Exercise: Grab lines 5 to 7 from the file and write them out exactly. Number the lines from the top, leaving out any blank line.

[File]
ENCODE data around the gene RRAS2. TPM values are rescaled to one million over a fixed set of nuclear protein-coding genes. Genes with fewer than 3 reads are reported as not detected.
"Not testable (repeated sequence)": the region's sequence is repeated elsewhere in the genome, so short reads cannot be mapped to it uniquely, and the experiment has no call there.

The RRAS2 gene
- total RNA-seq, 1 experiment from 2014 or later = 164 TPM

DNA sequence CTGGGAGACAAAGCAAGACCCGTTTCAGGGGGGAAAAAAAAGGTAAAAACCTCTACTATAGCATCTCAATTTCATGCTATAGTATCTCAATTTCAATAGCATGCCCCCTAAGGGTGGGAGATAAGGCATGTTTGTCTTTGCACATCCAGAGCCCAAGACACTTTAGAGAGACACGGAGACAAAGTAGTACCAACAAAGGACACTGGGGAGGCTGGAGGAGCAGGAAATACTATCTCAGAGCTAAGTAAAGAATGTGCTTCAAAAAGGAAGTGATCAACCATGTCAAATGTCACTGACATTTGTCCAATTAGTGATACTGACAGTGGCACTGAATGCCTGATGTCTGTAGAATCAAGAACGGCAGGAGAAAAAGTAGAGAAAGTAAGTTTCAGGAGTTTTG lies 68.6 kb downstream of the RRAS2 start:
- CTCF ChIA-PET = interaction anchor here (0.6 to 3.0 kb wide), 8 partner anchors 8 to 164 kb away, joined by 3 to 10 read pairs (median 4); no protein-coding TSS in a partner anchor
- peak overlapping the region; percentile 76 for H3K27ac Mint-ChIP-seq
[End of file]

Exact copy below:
DNA sequence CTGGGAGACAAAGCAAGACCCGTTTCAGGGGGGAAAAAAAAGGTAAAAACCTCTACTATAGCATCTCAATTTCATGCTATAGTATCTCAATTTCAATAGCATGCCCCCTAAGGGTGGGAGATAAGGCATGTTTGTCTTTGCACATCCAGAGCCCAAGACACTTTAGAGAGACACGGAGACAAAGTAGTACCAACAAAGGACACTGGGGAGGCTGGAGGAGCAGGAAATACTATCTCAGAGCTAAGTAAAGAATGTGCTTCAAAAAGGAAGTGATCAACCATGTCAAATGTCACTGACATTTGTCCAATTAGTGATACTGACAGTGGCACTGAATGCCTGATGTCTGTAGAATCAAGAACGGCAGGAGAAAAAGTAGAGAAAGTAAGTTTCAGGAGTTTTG lies 68.6 kb downstream of the RRAS2 start:
- CTCF ChIA-PET = interaction anchor here (0.6 to 3.0 kb wide), 8 partner anchors 8 to 164 kb away, joined by 3 to 10 read pairs (median 4); no protein-coding TSS in a partner anchor
- peak overlapping the region; percentile 76 for H3K27ac Mint-ChIP-seq